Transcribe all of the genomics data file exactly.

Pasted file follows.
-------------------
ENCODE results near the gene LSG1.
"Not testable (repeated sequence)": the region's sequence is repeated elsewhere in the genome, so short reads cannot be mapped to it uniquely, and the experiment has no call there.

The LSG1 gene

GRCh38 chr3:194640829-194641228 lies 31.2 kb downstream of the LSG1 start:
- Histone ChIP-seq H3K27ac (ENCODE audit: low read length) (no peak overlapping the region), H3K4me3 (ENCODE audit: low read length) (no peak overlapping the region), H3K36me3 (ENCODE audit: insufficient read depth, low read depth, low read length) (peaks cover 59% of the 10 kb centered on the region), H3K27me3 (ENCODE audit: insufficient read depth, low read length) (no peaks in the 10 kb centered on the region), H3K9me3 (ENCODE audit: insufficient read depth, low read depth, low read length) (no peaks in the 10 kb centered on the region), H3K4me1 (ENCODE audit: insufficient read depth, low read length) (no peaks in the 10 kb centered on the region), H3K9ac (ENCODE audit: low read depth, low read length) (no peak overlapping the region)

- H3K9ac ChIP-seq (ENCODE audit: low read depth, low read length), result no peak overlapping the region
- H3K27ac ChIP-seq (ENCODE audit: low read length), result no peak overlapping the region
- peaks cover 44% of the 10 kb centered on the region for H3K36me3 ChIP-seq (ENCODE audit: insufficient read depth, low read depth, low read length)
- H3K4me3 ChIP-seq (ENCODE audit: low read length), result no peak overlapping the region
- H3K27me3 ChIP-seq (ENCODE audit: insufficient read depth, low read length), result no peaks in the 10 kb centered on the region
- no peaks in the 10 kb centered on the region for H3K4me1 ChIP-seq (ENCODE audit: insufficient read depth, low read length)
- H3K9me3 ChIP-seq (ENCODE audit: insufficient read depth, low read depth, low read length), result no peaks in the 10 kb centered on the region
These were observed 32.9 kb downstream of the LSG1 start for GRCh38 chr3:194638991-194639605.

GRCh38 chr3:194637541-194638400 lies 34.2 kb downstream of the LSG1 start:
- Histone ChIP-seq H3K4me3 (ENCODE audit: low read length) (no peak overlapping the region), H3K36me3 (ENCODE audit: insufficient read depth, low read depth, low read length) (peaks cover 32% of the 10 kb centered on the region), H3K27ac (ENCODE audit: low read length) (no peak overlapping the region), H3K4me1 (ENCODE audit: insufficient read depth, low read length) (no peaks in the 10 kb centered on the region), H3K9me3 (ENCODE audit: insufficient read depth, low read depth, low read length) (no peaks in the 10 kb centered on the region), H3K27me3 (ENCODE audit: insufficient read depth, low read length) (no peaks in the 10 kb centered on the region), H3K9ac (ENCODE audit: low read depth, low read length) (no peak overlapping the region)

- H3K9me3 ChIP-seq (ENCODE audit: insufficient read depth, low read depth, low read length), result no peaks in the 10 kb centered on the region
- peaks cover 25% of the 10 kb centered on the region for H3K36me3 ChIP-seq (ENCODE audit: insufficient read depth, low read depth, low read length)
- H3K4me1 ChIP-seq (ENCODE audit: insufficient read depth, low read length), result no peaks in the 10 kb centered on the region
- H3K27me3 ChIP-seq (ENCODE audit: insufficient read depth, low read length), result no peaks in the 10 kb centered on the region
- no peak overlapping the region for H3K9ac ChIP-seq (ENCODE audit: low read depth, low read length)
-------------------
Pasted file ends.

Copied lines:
ENCODE results near the gene LSG1.
"Not testable (repeated sequence)": the region's sequence is repeated elsewhere in the genome, so short reads cannot be mapped to it uniquely, and the experiment has no call there.

The LSG1 gene

GRCh38 chr3:194640829-194641228 lies 31.2 kb downstream of the LSG1 start:
- Histone ChIP-seq H3K27ac (ENCODE audit: low read length) (no peak overlapping the region), H3K4me3 (ENCODE audit: low read length) (no peak overlapping the region), H3K36me3 (ENCODE audit: insufficient read depth, low read depth, low read length) (peaks cover 59% of the 10 kb centered on the region), H3K27me3 (ENCODE audit: insufficient read depth, low read length) (no peaks in the 10 kb centered on the region), H3K9me3 (ENCODE audit: insufficient read depth, low read depth, low read length) (no peaks in the 10 kb centered on the region), H3K4me1 (ENCODE audit: insufficient read depth, low read length) (no peaks in the 10 kb centered on the region), H3K9ac (ENCODE audit: low read depth, low read length) (no peak overlapping the region)

- H3K9ac ChIP-seq (ENCODE audit: low read depth, low read length), result no peak overlapping the region
- H3K27ac ChIP-seq (ENCODE audit: low read length), result no peak overlapping the region
- peaks cover 44% of the 10 kb centered on the region for H3K36me3 ChIP-seq (ENCODE audit: insufficient read depth, low read depth, low read length)
- H3K4me3 ChIP-seq (ENCODE audit: low read length), result no peak overlapping the region
- H3K27me3 ChIP-seq (ENCODE audit: insufficient read depth, low read length), result no peaks in the 10 kb centered on the region
- no peaks in the 10 kb centered on the region for H3K4me1 ChIP-seq (ENCODE audit: insufficient read depth, low read length)
- H3K9me3 ChIP-seq (ENCODE audit: insufficient read depth, low read depth, low read length), result no peaks in the 10 kb centered on the region
These were observed 32.9 kb downstream of the LSG1 start for GRCh38 chr3:194638991-194639605.

GRCh38 chr3:194637541-194638400 lies 34.2 kb downstream of the LSG1 start:
- Histone ChIP-seq H3K4me3 (ENCODE audit: low read length) (no peak overlapping the region), H3K36me3 (ENCODE audit: insufficient read depth, low read depth, low read length) (peaks cover 32% of the 10 kb centered on the region), H3K27ac (ENCODE audit: low read length) (no peak overlapping the region), H3K4me1 (ENCODE audit: insufficient read depth, low read length) (no peaks in the 10 kb centered on the region), H3K9me3 (ENCODE audit: insufficient read depth, low read depth, low read length) (no peaks in the 10 kb centered on the region), H3K27me3 (ENCODE audit: insufficient read depth, low read length) (no peaks in the 10 kb centered on the region), H3K9ac (ENCODE audit: low read depth, low read length) (no peak overlapping the region)

- H3K9me3 ChIP-seq (ENCODE audit: insufficient read depth, low read depth, low read length), result no peaks in the 10 kb centered on the region
- peaks cover 25% of the 10 kb centered on the region for H3K36me3 ChIP-seq (ENCODE audit: insufficient read depth, low read depth, low read length)
- H3K4me1 ChIP-seq (ENCODE audit: insufficient read depth, low read length), result no peaks in the 10 kb centered on the region
- H3K27me3 ChIP-seq (ENCODE audit: insufficient read depth, low read length), result no peaks in the 10 kb centered on the region
- no peak overlapping the region for H3K9ac ChIP-seq (ENCODE audit: low read depth, low read length)